Eight things I wish a pro had told me

This is the kind of post that every author gets around to writing sooner or later. I collect these when I can find them, because they’re often the very best advice that experienced writers can offer.

It’s a hard post to write because we have to admit we didn’t know these things when we needed to. Sometimes a post like this is written when we’re in a funk or, alternatively, in an exceptionally good mood, and our screw-ups don’t seem so damn dumb.

1. Don’t major in English. Don’t enroll in graduate writing courses. As an English major you will study a lot of fine older work, which you could in all honesty read by yourself. College writing courses are usually taught by people who haven’t published much, and inevitably, they will teach you how to write things like that. Sometimes a school lucks out and lands real working authors. But not often.

2. Set an ambitious weekly goal of new pages and stick to it. Rewriting and research–all necessary–shouldn’t count toward the new pages goal. This advice should really be #1. If you lavish too much time on related writing work you may never write swiftly enough to build and sustain a loyal readership.

3. Rigorously question your story premise. Before you get started on your next project ask whether this one is strong enough. Many books fail for lack of a memorable premise. Is your premise clear to you? Is it too complicated? Questions like these are legitimate and crucial.

4. Lighten up. Don’t let the novel take itself too seriously. Let us have a bit of fun in the story, moments of pure enjoyment. The world is full of sadness and worry. Why do we need more?

5. Learn to turn off the Voice in your head. The one that says “this is a piece of crap,”  “you’ll never sell a novel,” “Nobody loves me,” (I thought I’d throw that in) and “other writers get all the breaks.” This Voice is not really you. It is a strain of negativity that will undermine your writing life. Talk back. Make contrary statements. If you think you don’t have this Voice, that’s the Voice whispering below the level of detection. In this business, we all have the Voice.

6. Take feedback, but take control. Don’t rely on others for conclusions about your manuscript. Everyone has an opinion, but the author’s is the one that counts. Repeat this last sentence until memorized. Know what you want to write, how you want the reader to feel, and the type of reading experience you mean to convey. Then decide what and how to change things. You can’t give away this responsibility. I know. I’ve tried.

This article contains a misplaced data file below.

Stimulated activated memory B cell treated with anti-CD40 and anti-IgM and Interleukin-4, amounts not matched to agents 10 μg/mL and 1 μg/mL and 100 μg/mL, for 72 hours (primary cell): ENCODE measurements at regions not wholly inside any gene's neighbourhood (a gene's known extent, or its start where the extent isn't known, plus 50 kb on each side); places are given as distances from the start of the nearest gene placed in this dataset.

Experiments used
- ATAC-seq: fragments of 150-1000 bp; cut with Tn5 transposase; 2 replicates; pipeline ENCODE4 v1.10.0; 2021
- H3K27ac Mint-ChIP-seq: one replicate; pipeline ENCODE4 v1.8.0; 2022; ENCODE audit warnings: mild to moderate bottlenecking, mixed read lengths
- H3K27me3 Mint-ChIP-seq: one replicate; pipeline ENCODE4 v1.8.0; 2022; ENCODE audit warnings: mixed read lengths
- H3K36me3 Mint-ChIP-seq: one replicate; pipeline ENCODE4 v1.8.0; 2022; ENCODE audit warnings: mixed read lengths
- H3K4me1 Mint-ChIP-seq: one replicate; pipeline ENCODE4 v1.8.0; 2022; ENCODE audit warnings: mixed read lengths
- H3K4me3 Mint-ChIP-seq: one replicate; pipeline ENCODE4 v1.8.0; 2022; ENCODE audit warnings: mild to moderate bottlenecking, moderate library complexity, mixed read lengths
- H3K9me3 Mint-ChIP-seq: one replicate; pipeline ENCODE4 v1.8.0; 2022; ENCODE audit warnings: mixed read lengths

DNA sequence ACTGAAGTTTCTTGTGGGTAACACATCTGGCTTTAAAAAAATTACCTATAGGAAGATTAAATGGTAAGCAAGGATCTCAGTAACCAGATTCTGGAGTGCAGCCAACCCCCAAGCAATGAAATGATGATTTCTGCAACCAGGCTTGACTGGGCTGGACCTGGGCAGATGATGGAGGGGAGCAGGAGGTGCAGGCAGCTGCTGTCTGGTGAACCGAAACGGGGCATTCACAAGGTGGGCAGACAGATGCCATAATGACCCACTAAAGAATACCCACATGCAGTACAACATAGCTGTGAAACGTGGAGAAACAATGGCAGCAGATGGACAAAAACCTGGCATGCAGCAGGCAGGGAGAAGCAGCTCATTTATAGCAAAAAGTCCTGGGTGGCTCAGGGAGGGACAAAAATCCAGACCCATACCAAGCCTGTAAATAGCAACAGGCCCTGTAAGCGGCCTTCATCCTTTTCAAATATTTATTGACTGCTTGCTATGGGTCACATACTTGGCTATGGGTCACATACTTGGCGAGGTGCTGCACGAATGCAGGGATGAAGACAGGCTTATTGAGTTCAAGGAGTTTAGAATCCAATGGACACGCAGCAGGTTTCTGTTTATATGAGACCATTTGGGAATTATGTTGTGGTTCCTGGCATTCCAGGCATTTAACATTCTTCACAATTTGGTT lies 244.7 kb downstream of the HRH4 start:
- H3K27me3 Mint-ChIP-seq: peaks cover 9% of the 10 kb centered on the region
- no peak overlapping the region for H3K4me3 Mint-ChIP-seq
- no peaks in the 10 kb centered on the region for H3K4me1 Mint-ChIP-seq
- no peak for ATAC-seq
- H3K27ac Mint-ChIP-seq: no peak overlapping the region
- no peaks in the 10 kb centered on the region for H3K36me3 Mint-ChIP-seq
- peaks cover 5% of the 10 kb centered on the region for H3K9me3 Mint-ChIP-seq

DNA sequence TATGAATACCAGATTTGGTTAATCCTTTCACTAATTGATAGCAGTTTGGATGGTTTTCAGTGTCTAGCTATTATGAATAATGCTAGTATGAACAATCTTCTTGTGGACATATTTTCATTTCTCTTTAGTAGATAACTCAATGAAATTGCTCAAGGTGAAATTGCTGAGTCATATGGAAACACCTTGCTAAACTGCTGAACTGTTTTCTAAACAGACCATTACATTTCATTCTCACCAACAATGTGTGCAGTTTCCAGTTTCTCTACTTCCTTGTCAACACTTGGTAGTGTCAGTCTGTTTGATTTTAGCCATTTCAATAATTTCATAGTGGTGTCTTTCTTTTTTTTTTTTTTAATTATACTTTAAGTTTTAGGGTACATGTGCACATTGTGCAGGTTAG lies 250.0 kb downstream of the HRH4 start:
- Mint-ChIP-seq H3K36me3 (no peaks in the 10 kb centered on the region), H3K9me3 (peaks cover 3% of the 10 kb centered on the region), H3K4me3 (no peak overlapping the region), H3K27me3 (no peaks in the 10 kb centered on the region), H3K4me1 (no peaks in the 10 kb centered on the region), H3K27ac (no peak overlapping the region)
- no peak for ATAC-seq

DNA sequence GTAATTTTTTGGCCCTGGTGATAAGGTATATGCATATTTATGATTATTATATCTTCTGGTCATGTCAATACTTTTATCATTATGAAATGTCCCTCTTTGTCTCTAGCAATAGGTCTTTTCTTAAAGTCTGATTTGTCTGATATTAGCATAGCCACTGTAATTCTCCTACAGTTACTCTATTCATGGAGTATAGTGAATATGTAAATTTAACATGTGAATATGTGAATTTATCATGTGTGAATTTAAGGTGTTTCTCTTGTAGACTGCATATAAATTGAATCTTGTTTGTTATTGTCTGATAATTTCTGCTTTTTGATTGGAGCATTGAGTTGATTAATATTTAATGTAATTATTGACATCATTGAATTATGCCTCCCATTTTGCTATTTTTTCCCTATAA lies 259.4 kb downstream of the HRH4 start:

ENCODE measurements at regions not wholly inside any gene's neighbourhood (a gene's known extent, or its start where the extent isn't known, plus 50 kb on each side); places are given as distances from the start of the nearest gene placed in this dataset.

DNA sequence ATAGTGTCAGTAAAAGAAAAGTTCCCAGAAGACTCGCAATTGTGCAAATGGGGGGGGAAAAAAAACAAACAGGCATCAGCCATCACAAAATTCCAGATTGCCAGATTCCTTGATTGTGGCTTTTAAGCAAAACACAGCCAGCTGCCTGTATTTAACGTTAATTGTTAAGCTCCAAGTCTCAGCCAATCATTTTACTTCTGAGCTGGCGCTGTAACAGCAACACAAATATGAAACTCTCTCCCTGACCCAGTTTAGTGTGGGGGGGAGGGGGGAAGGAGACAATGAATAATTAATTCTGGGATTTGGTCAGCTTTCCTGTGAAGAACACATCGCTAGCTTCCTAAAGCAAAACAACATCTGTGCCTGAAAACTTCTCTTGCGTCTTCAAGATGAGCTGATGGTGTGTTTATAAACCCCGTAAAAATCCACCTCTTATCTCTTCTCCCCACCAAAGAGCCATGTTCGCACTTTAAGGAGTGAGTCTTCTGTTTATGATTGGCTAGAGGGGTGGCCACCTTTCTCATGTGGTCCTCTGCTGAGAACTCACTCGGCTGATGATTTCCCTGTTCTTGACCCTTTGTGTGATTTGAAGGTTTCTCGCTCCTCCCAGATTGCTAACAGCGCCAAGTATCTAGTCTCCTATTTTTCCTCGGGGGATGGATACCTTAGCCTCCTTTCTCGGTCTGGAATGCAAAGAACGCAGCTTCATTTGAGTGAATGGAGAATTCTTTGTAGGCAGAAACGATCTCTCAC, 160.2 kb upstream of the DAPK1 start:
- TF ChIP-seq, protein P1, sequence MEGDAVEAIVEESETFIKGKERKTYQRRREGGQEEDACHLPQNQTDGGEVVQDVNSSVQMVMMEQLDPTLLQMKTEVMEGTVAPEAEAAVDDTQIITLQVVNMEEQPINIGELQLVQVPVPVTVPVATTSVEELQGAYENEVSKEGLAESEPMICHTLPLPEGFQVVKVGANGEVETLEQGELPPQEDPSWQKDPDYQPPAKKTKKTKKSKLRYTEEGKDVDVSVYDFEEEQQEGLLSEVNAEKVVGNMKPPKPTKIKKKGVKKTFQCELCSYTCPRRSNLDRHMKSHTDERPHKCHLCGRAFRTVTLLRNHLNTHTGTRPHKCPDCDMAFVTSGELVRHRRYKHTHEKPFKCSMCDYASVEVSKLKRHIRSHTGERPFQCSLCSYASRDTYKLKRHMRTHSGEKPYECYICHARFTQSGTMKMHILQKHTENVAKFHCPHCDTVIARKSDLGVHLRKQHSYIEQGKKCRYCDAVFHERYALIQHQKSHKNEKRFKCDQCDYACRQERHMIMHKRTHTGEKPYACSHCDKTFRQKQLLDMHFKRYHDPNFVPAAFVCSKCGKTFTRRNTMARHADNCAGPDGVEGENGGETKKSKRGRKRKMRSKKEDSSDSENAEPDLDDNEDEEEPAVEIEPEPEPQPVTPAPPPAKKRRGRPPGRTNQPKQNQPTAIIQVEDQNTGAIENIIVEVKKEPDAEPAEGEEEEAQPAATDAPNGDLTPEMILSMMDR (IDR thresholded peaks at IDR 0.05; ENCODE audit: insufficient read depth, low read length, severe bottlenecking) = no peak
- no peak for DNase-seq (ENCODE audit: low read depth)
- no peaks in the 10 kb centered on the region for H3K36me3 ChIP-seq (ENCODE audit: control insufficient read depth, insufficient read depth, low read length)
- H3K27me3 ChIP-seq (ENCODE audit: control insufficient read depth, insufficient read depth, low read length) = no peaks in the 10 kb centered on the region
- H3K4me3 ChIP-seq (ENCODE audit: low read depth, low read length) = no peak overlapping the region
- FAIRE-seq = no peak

7. Learn from the marketplace. You have stories you must write, fine. Write them. Just understand they might not have a readership; they might not find a print publisher. Read widely. Know your competition. If you do want a wide readership, write what people want to read. Do so in your inimitable voice, with a distinctive twist. But do write stories that can survive and thrive in the marketplace.

8. Don’t shred. It takes a long time to tear up 400 page manuscripts. Dump them in their pristine white glory into the recycle and get back to the keyboard. No one will rummage and find your story. Promise!

10 Responses

  1. Sam X says:

    A lot of this is great advice. I broke half of rule 1, in that I majored in creative writing–but I’ve avoided the graduate school aspect so far. I realized the biggest benefit of those is that they give you time to write, and instead I just drove myself to write as much as possible in my free time.

    Tips 6 and 7 inform each other, as in, take feedback (from the marketplace) but take control (from the marketplace). Write stories people want to read, but know that what sells today may not sell tomorrow. Similarly, take control from the marketplace by determining your personal definition of success. Being “read as widely as possible” is undefinable, so set harder goals. 2,000 sales? 10,000? 10? That can help a writer understand exactly what freedom they’re allowed as they work.

  2. Kay says:

    Interesting idea, that last one: Set a goal of sales… but it would be good to understand that anything less than about 15,000 sales (in paper) gives you an iffy position with your publisher. But your point still holds, it’s just that I would say do you want 15-30K sales 30-50, etc. It would help a writer define how commercial the story must be. The numbers are just ball-park; and we’ve all heard of the exceptions, of course. Thanks for chiming in!

  3. This was fabulous. I especially love #5. The voice in my head has been particularly outspoken these past few weeks, and it’s wonderful to be reminded of the points you make above.

  4. Kay says:

    The Voice is something I’ve battled always during my career. I think one reason it grows so strong is that we think it’s a small nag, and we just ignore it consciously, but subconsciously (not to get all freudian or anything) we are actually giving it huge credibility. Maybe I should have That one first!

  5. […] Eight things I wish a pro had told me […]

  6. […] Eight things I wish a pro had told me […]

  7. How about Mark Twain? “Pick a worthy subject. Stick to that subject, and say what you have to say in as few words as possible.”

    ‘Course, he was Mark Twain and we’re not. But, it’s good advice anyway.

  8. Jay Noel says:

    Great stuff, Kay, as always.

    I especially think many of us need to heed #4. We’re artists, and we have artistic temperaments. We need to learn to relax a little bit and have fun with our work.

  9. Kay says:

    I should have made that #9: Relax and have some fun.
    I think I forgot to have fun! 🙂

  10. […] Kenyon recently published an excellent post on her blog titled Eight things I wish a pro had told me. It’s well worth reading. The suggestion that stood out the most to me was number 3: […]

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